I felt something of a sci-fi reject not having read/watched Dune. With all great classics, it was intimidating. What if I didn’t understand it? Or what if I didn’t like it? As expected, I was quite fond of the book. (The review is four stars, but I’ve considered bumping it to five.) It’s a must-read. I feel complete having read it.
So how does the movie compare?
The movie is good. I’d go back to reject status if I didn’t say that right away. And with all great books-turned-movie, they leave out a lot of detail. A lot. For instance, did you know that Paul had a son? Or that Jessica wasn’t supposed to drink the Water of Life, being pregnant?
I felt like I was putting the pieces together throughout the film, filling in the gaps from what I know from the novel. Yes, the movie stands on its own, but it’s watered down. There’s so much more in the book—this isn’t simply Paul’s rise to power. It tackles familial bonds, politics, and loyalty. It’s searching for the unknown.
And the ending is completely different. I don’t want to spoil too much, but the emperor’s daughter had a larger part in the novel. Or, rather, a part. She may have provided the introduction in the film, but we learn so much from our hidden narrator in the book. And she has a fairly large role in the end, even if she barely speaks.
There is one scene that—dare I say?—I like better in the film version. When Paul drinks the Water of Life, I almost missed it in the book. He didn’t tell anyone, so even the reader didn’t know it had happened. Yes, the film was more dramatic: It was this whole big ceremony. This man is attempting something that other men have died from. It deserves dramatics.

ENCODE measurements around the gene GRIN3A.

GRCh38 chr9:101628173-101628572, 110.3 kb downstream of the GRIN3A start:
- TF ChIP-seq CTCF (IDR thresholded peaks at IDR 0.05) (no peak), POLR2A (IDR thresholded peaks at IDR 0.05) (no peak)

Can we also discuss how adorable Paul is? Excellent casting, friends of the early 80s.
There was a mini-series in 2000 that I want to check out as well. I’m curious if it goes into more detail, being longer. At the same time, I’m skeptical over remakes on classics. There are some things you don’t mess with, and Dune (whether it’s the book or the film) is timeless.
It’s been over two years since I’ve started fawning over this movie. As fans of The Mortal Instruments, we never thought movie release day would arrive. August 2013 was so far. But you know I was in that theater on opening weekend. I may have gotten a little misty-eyed during the opening credits.
It’s been four years since I first read City of Bones (Four years? Really?), so my memory is a little hazy. Perhaps it’s better that way. But I’ve accepted that movies are never as good as the books. I expect them to be a supplement of sorts, a thing only the book-reader would enjoy. And that’s exactly what this film was.
If you hadn’t read the book, you’d likely be confused. And it tries to compensate for that—it crams so much information into the first half-hour that there’s a lot of explanation rather than actual plot. And even some major plot points are swept under the rug. (Simon gets kidnapped by vampires and suddenly doesn’t need his glasses? And no one questions this.)